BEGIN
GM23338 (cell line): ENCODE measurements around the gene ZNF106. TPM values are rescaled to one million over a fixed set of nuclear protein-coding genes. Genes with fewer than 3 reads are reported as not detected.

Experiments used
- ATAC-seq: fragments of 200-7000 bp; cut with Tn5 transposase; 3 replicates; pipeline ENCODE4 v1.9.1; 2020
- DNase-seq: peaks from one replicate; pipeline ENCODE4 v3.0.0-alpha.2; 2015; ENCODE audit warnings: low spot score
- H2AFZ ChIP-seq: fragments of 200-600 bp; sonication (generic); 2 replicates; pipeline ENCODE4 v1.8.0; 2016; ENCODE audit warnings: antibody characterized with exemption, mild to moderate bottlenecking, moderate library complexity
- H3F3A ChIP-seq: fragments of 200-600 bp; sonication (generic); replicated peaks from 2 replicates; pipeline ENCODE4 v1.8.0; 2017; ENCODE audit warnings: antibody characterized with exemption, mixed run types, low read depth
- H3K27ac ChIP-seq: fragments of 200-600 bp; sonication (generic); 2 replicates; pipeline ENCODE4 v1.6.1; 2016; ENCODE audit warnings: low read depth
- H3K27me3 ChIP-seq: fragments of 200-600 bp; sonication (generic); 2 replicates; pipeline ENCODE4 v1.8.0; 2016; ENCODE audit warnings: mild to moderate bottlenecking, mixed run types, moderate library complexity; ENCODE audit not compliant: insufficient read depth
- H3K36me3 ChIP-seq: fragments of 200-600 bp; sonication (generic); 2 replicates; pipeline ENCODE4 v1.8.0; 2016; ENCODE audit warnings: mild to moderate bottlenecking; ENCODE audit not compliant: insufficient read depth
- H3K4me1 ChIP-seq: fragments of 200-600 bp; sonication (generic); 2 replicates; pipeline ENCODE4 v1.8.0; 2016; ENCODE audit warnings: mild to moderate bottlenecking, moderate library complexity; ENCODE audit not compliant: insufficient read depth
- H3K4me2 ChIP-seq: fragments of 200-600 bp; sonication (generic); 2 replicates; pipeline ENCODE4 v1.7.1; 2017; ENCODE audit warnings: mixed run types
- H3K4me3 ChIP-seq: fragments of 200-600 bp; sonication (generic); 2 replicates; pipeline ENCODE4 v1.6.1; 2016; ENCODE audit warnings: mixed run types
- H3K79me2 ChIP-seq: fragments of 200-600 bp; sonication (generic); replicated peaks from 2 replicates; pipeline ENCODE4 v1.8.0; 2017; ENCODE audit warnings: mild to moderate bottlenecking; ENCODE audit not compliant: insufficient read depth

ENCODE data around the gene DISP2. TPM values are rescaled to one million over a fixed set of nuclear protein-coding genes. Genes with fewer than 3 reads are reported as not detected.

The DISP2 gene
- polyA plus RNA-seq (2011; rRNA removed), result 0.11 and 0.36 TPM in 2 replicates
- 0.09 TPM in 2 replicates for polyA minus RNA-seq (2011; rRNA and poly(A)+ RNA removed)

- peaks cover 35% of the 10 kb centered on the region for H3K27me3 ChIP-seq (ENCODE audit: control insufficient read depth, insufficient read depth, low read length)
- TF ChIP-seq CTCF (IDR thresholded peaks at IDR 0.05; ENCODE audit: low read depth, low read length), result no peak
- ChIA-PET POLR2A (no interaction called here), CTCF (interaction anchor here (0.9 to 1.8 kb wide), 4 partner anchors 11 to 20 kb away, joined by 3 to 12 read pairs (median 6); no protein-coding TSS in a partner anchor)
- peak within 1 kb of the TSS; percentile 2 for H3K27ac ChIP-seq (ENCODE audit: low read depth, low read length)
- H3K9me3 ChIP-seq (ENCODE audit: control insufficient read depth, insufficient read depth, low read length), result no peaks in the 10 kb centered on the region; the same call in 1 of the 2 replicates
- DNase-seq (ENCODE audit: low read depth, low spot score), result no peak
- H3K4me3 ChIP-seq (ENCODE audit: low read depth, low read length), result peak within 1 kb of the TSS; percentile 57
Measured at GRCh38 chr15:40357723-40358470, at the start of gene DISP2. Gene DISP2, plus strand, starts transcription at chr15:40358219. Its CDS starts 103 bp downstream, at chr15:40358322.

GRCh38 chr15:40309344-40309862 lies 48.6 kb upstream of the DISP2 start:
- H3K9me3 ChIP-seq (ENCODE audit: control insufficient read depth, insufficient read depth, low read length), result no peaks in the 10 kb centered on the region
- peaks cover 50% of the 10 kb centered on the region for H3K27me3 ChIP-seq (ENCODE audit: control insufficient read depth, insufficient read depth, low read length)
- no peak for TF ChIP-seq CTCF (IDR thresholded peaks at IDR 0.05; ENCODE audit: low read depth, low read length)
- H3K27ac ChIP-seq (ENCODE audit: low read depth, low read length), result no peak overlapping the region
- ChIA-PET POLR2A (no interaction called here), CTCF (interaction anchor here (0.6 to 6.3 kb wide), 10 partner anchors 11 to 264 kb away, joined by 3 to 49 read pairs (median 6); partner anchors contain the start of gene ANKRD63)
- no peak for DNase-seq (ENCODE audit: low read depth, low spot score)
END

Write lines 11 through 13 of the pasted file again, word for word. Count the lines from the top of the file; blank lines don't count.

- H3K4me2 ChIP-seq: fragments of 200-600 bp; sonication (generic); 2 replicates; pipeline ENCODE4 v1.7.1; 2017; ENCODE audit warnings: mixed run types
- H3K4me3 ChIP-seq: fragments of 200-600 bp; sonication (generic); 2 replicates; pipeline ENCODE4 v1.6.1; 2016; ENCODE audit warnings: mixed run types
- H3K79me2 ChIP-seq: fragments of 200-600 bp; sonication (generic); replicated peaks from 2 replicates; pipeline ENCODE4 v1.8.0; 2017; ENCODE audit warnings: mild to moderate bottlenecking; ENCODE audit not compliant: insufficient read depth